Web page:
I want to clear up a common misunderstanding about “union rules” that was expressed in a recent news article in my local paper–actually the largest paper in the entire state. The article was about the lay off of 15 teachers, 12 para-educators, 2 secretaries, and 6 custodians from one of the smaller school districts in our state, due to a most unfortunate set of circumstances. The lay-off announcement was made public last week by the local school board.
What a terrible outcome from a very difficult situation. Through no fault of their own, 35 employees will be out of work during a severe economic downturn–employees in public schools in a sweet, small, fairly rural town and school district which in the past 15 or so years has lost significant resources formerly based primarily in agriculture. Having a greatly reduced tax base is only part of the story. And, certainly the national economic landscape is a contributing factor.
I won’t go into all of the reasons why or how, but this district has hit the bottom financially–they are bankrupt, and indicated earlier in the year that they would have great difficulty making payroll. So, the state has stepped in to assist them in finding some ways out of this situation and to investigate the possible causes of such serious financial distress. Employee lay-off always looks like an obvious, if temporary remedy. In this case–in a very small school district–the loss of this many employees (people who filled valuable positions in each of their schools) will end up having untold consequences for students, families, programs, and opportunities. A lot will suffer for this decision.
[I feel their pain. I have had recent and personal experience with living through district insolvency. It is devastating for kids and adults, for employees and the community, and it has a lasting impact on local politics and decision-making].
The news article included the following statement: “Union rules required the district to notify staff by May 15 if they are not guaranteed a job next year.” This is not accurate information. Union rules have nothing to do with the timing of the announcement or with the announcement itself.
The May 15 deadline regarding notification of employees of their imminent loss of employment actually comes from Delaware State Code—Title 14, Chapter 14, to be exact. The State apparently felt that this was important enough to warrant inclusion in Code. Many, if not all, teacher contracts in the state include this language as a reflection of the rule of law set by Delaware Code. The inclusion of Code information in the contract article governing lay-off is nothing more than an incorporation of the language into the collective bargaining agreement.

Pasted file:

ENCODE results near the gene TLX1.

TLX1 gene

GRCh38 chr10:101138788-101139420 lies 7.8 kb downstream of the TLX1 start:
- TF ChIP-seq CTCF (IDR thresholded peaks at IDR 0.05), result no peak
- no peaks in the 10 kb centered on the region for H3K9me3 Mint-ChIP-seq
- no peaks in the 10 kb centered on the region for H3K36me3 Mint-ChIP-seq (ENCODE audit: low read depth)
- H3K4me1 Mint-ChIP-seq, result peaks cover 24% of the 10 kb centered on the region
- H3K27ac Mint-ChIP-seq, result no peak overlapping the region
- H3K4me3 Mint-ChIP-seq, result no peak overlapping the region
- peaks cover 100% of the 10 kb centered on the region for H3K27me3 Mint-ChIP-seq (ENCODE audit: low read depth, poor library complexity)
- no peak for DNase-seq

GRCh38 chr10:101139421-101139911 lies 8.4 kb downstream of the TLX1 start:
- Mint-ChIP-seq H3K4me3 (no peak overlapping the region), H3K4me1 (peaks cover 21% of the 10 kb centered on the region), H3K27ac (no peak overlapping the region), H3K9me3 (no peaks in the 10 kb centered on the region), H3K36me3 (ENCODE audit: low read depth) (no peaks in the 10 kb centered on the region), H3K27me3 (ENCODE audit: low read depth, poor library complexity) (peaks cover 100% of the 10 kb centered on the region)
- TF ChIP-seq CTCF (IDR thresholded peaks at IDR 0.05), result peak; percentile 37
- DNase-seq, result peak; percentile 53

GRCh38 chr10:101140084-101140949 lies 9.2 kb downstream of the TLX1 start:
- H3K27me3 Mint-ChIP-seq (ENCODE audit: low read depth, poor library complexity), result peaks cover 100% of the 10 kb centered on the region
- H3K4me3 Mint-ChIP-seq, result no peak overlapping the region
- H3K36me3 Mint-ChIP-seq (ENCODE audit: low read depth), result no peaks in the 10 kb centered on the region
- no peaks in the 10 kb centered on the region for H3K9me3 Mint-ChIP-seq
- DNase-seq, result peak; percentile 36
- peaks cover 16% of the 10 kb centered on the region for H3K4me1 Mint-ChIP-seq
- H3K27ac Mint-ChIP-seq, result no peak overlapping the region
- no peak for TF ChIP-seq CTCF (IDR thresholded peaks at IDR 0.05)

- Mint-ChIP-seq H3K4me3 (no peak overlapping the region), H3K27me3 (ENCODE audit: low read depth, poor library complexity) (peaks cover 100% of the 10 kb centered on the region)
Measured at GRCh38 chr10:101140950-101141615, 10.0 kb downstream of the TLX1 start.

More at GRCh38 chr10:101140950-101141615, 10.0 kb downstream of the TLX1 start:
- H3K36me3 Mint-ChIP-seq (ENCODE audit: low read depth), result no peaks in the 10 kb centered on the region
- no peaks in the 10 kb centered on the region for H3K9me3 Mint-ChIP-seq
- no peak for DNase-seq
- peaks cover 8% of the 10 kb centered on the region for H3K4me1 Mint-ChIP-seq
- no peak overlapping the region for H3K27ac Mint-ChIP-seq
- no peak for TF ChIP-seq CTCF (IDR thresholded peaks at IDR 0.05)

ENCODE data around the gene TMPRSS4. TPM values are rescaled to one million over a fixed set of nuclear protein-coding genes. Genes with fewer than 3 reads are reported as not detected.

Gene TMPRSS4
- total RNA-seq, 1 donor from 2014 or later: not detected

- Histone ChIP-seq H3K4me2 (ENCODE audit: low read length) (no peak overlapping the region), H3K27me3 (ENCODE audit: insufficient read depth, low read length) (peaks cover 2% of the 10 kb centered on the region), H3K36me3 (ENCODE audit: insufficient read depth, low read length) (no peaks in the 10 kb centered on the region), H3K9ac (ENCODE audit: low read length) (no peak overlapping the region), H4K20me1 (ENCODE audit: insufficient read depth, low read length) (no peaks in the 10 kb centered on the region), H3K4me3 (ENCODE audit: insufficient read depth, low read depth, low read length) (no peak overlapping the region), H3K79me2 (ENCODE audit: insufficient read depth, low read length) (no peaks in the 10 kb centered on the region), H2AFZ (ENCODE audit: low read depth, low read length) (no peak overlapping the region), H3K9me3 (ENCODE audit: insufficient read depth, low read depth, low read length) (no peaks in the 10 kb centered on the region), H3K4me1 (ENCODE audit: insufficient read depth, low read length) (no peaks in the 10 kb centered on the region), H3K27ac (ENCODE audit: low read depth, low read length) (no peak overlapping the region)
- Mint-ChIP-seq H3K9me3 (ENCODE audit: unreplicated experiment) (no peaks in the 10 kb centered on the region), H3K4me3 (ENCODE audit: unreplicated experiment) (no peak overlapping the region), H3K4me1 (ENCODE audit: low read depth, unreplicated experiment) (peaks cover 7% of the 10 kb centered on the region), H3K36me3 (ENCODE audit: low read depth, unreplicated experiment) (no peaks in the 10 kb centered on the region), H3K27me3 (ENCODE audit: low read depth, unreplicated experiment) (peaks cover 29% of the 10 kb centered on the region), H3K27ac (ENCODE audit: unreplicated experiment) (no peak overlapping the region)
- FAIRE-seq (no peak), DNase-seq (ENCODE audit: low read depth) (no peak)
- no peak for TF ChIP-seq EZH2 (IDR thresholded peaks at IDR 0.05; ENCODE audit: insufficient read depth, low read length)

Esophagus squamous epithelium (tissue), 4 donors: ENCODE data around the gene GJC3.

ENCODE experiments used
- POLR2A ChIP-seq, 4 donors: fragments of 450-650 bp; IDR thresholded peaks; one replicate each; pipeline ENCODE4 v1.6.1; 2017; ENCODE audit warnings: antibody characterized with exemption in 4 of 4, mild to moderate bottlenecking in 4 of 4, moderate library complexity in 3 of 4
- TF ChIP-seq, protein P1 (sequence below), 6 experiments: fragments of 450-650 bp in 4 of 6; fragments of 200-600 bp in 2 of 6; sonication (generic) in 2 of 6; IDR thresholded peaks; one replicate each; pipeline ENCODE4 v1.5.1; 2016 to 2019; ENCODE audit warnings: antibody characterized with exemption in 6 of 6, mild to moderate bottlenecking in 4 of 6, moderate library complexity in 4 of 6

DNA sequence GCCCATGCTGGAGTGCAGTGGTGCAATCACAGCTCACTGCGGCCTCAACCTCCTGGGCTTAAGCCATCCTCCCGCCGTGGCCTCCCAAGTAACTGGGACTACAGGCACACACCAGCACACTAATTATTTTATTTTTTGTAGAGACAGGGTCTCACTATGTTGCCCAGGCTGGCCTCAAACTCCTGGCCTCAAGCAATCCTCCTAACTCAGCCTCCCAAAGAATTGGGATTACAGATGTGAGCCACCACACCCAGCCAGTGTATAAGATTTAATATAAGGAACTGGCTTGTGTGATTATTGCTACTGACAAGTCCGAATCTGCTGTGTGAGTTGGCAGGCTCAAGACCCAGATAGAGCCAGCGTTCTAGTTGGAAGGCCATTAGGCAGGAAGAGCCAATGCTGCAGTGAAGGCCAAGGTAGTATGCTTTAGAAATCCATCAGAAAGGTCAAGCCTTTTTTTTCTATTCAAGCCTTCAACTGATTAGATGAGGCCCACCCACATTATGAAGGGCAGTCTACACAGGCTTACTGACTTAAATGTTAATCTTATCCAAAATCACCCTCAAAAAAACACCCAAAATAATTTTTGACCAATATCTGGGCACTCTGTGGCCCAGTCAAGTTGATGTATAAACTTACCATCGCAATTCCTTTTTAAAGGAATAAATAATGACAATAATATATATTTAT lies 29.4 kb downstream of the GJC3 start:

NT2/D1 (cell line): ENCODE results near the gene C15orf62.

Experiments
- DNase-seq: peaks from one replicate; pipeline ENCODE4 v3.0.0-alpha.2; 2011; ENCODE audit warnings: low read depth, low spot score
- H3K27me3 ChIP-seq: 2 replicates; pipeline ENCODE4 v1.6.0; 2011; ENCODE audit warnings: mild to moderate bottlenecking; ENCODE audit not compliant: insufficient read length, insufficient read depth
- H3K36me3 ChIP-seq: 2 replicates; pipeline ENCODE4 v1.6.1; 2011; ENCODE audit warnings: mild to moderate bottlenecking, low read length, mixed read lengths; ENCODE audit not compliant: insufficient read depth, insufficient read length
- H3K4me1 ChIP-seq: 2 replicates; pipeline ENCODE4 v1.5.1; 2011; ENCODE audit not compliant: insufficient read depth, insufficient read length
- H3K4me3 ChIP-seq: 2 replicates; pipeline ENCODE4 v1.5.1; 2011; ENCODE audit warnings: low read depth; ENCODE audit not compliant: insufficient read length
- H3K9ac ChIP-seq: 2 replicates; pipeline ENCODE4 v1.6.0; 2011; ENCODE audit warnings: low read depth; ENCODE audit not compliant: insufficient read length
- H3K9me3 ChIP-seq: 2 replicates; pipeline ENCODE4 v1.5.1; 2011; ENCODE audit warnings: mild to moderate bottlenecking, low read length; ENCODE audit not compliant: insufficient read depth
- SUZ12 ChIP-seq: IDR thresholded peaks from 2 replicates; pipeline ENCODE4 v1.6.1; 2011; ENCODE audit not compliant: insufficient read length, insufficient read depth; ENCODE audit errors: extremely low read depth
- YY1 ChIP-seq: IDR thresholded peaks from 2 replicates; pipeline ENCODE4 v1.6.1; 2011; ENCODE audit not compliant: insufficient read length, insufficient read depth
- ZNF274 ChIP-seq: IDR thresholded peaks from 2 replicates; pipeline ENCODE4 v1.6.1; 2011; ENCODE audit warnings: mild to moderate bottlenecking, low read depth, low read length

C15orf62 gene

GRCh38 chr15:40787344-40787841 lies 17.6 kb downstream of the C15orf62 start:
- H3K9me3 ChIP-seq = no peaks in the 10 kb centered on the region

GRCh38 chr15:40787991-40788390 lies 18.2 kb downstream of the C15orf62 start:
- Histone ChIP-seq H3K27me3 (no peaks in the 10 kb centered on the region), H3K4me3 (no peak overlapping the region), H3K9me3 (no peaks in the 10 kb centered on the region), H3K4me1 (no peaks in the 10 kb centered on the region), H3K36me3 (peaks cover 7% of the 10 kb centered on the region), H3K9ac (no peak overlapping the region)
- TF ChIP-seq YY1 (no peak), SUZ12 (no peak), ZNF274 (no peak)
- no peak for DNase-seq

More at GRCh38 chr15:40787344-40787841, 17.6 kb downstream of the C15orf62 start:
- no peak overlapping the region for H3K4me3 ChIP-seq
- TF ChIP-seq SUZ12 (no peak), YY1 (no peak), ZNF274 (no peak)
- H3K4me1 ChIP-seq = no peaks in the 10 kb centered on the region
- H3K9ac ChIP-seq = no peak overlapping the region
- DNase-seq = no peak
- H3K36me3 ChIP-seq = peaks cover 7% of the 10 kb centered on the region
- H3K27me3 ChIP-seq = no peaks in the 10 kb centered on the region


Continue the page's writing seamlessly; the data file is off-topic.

Additionally, “union rules” is not really the proper or most advisable way to reference an article or portion of an article from a negotiated agreement. The term negotiated agreement indicates that both (or all parties) have reached consensus on a topic or set of topics—both have had their say; both have conceded on lesser issues; both have found a point of mutual satisfaction. In this case, it is a documented agreement between the school board and the employee group. If either party were not satisfied, they would not have signed on the dotted line.
The use of the phrase “union rules require” or “due to union rules” feels like a jab at unions and their members as intractable, insensitive, and unwilling to give in.
Language matters. In my world, there are no union rules. Our organization has By-laws and resolutions. We have norms that we invoke that govern less formal meetings. We use Roberts Rules of Order as the guidelines for our more important meetings like Executive Board and Representative Assemblies. And, there is contractual language; language agreed upon as the result of collective bargaining; language agreed to by both parties–a mutually negotiated agreement.
Heck–some folks might think that I am being over-sensitive here, but I don’t think so. I would suggest that the information may have been more accurately and less sensationally reported as: Delaware State Code required the district to notify staff by May 15 if they are not guaranteed a job next year.
The fact that negotiated agreements between local union members and the governing school board included that requirement as part of the language regarding employee lay-offs is lost on the everyday reader. I can just hear it now: “Those damned unions. There they go again, telling our schools what they have to do.” Some reader may have even misconstrued that “union rules” were somehow to blame for these job losses. Not so.